There’s a quiet buzz in the circuitry of North America’s music industry at the moment that’s no louder than the binary whirr of a car engine as it zips along a lengthy stretch of highway in Middle America through the jagged monstrous peaks of the Canadian Rockies or along the windy, mind-boggling coastline of California—nothing more than the diaphanous squeal of a mosquito as it looks out over the edge of the world towards the hazy horizon.
It’s the new-band bug, and it’s in the ears of many a music critic across the continent. The buzz has been created by Montreal electro-squall rockers, Suuns, as they formally introduced themselves to one city after another over the past two months. You might encounter words like broken, messy and lacking cohesion, but isn’t that often the case with many of the best indie rock bands? Fellow Montrealer Jace Lasek of Besnard Lakes, who co-produced Suuns’ recently released first LP, Zeroes QC, would probably concur.
It doesn’t take long to hear the potential these four young men carry with them. Beneath the creepy, ghostly intros, dark, twisted lyrics and pounding robotic riffs are real, live melodies—catchy ones at that. And the secret is now officially out—these guys can play. They proved it not only in their own set, which warmed several dozen stages in early fall, but also in the set that followed theirs on this tour. Suuns not only opened for Land of Talk, they also backed them up night after night with ostensible ease in the absence of an abundance of guest contributors on the headliners’ latest album.
There’ve been mixed reviews and there’ll be more to come—such is the duality of a rock band’s public life. Suuns aren’t short on duplicity when it comes to their music either, but you won’t see this team crack anytime soon under the hammer and chisel of a competitive industry.
Seeing as these boys have spent the last two months crammed in a van together, we thought we’d catch them in NYC to cram them all into this conference call for an interview.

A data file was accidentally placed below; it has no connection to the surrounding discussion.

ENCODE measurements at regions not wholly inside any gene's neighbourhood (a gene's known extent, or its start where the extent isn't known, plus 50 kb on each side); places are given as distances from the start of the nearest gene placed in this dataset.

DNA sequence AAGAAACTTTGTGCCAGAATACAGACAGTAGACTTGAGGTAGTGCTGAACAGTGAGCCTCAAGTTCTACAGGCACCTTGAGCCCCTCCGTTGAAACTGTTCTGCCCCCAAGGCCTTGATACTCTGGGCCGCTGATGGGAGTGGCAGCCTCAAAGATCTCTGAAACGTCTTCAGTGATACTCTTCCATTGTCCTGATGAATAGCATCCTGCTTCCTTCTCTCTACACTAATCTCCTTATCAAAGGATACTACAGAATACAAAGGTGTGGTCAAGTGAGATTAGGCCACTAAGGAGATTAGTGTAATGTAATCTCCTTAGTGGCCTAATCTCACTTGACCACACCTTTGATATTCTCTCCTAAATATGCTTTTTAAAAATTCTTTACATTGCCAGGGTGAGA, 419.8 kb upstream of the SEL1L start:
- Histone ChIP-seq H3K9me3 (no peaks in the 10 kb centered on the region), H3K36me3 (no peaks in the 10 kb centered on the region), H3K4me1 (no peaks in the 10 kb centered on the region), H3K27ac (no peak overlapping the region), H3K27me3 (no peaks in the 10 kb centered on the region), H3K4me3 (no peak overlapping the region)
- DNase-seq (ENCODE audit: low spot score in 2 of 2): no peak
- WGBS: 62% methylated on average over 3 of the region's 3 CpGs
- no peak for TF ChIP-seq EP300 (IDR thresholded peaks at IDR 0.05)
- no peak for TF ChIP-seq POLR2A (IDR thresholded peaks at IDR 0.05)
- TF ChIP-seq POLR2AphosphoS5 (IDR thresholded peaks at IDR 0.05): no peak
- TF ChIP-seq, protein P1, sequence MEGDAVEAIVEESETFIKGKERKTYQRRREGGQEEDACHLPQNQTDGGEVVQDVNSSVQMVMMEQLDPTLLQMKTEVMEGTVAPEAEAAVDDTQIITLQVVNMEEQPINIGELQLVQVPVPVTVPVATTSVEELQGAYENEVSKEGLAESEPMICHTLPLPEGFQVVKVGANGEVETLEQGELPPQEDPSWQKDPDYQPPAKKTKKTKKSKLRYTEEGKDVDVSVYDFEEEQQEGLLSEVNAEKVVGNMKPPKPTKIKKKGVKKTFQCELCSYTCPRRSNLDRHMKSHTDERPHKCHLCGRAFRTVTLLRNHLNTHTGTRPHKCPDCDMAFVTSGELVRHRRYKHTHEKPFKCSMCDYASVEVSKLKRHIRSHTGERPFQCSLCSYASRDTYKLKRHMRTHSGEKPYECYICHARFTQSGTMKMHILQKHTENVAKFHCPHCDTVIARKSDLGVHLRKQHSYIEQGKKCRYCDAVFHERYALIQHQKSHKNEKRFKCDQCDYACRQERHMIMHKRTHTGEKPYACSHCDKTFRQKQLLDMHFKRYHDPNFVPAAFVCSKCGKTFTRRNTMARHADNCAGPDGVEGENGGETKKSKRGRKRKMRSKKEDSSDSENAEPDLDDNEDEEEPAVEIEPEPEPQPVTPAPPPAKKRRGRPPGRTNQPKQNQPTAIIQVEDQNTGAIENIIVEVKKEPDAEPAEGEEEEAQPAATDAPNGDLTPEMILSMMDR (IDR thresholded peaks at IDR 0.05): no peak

Discorder: Joe, Suuns are just about finished their longest tour yet—across the continent and back again. But you’ve been down many of those roads before with other bands. What city or stretch of the trip were you most excited about returning to and why?
Joe Yarmush: The U.S. is insane. In a good way. It’s the perfect country for A.D.D. people and myself who like constant change of scenery and people. So, the whole country has its charms, but it’s hard to beat California: beach, Highway 1, Joshua tree—which we visited. It’s got something for everyone.
D: Ben, if there’s one memory you’ll take home with you on this tour, what is it?
Ben Shemie: Seeing Joe get hit on by a porn star at the Best Western Hotel.
D: Max, if you had to pick a favourite song on the new LP, Zeroes QC, what would it be and why?
Max Henry: Hard to pick a favourite tune, but its probably “Pie IX,” likely because of how particularly singular and creepy it is. It’s also bumpin’ live and one of my favourites to play.
D: Which one would you call the crowd favourite?
MH: “Armed for Peace” usually separates the men from the boys, i.e. those who will love our set from those who will hate it. Both parties are quite welcome and a necessary part of the Suuns live experience, in my opinion.